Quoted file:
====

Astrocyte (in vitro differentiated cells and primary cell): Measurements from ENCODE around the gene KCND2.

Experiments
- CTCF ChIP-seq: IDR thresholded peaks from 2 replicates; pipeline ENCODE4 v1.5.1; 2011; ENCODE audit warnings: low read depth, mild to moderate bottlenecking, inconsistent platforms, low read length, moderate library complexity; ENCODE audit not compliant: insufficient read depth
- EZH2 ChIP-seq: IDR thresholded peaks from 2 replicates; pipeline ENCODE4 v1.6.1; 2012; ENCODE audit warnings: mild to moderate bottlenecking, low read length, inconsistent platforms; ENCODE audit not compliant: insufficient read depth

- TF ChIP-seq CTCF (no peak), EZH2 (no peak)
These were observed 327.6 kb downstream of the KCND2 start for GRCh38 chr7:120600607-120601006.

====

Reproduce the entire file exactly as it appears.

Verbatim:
Astrocyte (in vitro differentiated cells and primary cell): Measurements from ENCODE around the gene KCND2.

Experiments
- CTCF ChIP-seq: IDR thresholded peaks from 2 replicates; pipeline ENCODE4 v1.5.1; 2011; ENCODE audit warnings: low read depth, mild to moderate bottlenecking, inconsistent platforms, low read length, moderate library complexity; ENCODE audit not compliant: insufficient read depth
- EZH2 ChIP-seq: IDR thresholded peaks from 2 replicates; pipeline ENCODE4 v1.6.1; 2012; ENCODE audit warnings: mild to moderate bottlenecking, low read length, inconsistent platforms; ENCODE audit not compliant: insufficient read depth

- TF ChIP-seq CTCF (no peak), EZH2 (no peak)
These were observed 327.6 kb downstream of the KCND2 start for GRCh38 chr7:120600607-120601006.